Wayfinding & Compliance Signage
Have you ever wandered into a business for a meeting and had trouble finding which room you were supposed to be in? Take that feeling you had and multiply it by 1,000 and you’ll get a glimpse of what someone with a disability would feel in a similar situation.
Visual signs work well for people that can see, but the signage for your business must also be able to effectively communicate to individuals who are sight impaired.
Why does your signage need to be ADA compliant?
ADA stands for the Americans with Disabilities Act. The ADA was first adopted in 1990 to ensure that people with disabilities had equal opportunities in public areas such as in government services, employment, and commercial facilities, to name a few.
In 2010, the final regulations were published which included the adoption of updated ADA Standards for Accessible Design. These are the design standards that must be followed for all facilities to ensure that people with disabilities, such visual impairments, are able to get around these facilities as well as those without these disabilities.
When you order your signs from Pinnacle Custom Signs, we can create attractive business sign designs that will fit in with your organization’s décor, yet meet the ADA sign requirements as well. Perfect for offices, schools, and even churches, customized interior signs made by a certified producer can help you look good and be compliant too!
Which wayfinding signs need to be compliant?
Not all signs need to follow the ADA Design Guidelines. Building Addresses, Directories, Parking Signs and Temporary Signs are all examples of signs that are not required to be ADA compliant. However, all rooms, whether they have numbers or names, are required to follow the appropriate guidelines set forth by the ADA.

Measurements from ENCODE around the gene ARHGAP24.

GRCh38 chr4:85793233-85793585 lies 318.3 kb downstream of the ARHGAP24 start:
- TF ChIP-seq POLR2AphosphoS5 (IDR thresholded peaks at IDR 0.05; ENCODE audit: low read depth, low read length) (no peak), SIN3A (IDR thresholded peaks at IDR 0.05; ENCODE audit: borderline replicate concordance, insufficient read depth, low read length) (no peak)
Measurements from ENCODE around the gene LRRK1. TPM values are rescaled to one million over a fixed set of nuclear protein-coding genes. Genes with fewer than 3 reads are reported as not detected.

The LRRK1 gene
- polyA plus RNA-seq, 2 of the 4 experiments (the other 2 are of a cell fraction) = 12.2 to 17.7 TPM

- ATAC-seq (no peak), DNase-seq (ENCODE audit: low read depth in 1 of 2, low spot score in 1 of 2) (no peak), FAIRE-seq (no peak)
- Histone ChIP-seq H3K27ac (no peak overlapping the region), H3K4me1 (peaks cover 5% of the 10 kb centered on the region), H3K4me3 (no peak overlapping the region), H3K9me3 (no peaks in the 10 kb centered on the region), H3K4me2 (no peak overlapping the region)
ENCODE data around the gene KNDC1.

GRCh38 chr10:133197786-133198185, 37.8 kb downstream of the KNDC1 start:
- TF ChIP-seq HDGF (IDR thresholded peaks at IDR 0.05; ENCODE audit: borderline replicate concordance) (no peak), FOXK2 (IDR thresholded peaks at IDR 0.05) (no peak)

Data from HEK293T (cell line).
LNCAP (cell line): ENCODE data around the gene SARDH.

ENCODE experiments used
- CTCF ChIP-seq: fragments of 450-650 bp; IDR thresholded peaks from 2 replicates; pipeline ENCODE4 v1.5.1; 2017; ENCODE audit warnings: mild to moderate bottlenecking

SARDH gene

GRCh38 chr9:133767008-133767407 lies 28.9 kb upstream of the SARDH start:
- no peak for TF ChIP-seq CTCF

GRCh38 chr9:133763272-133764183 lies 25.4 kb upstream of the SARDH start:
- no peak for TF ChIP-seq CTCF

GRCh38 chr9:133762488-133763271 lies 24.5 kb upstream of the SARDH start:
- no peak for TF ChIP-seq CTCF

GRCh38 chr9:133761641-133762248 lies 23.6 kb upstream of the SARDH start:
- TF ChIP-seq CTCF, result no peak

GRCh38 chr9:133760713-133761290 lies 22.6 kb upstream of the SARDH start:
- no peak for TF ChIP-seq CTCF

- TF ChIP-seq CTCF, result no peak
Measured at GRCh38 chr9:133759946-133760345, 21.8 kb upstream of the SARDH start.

Rooms or areas that are not likely to change functions over time, should be identified by a name, rather than a number. This would be appropriate for rooms like restrooms, kitchens, elevators, etc. These types of rooms are REQUIRED to have ADA Compliant compliant signs identifying them.
Other rooms, like classrooms or people’s offices, are more than likely to change over time. For this reason, room identifiers for these types of rooms usually have a number to identify the location of the room/office. Often, these will also have some other way to give more information about the room using things like paper inserts to further identify what or who is in the room. While these rooms are not required to have ADA compliant signs, it is a still a good idea for them to follow ADA guidelines, making the rooms accessible to everyone.
With our custom interior signage designed based on your branding and needs, we can combine your wants with the ADA requirements to create the perfect signs for your business.
The more times someone sees your brand, the better they’ll be able to remember who you are and what you do. Custom interior signs with ADA compliant specifications can include your brand on each sign, yet still meet government ADA regulations. This ensures that people will always be able to your public places and facilities and limit any liability you may have without these signs present.
If your business needs new ADA or handicap signs or just a new look, let us know. At Pinnacle Custom Signs, we can create the perfect sign for you today!
What makes ADA signs different?
ADA Signs have several features in common, and each of these features have rules that must be followed in order to make them more visible. Let’s look at some of these in a bit more detail:
Finishing & Contrast
ADA Signs are required to have a matte, i.e. non-glossy, finish. This is to keep reflections to a minimum, making the information on the signs easier to see and read. Additionally, there needs to be a considerable contrast in colors between the background of the sign and the characters on the front of it. It doesn’t matter if the background is dark and the characters are light-colored or vice versa. You just need to make sure that there is enough contrast between the two to make the message on the sign clearly visible.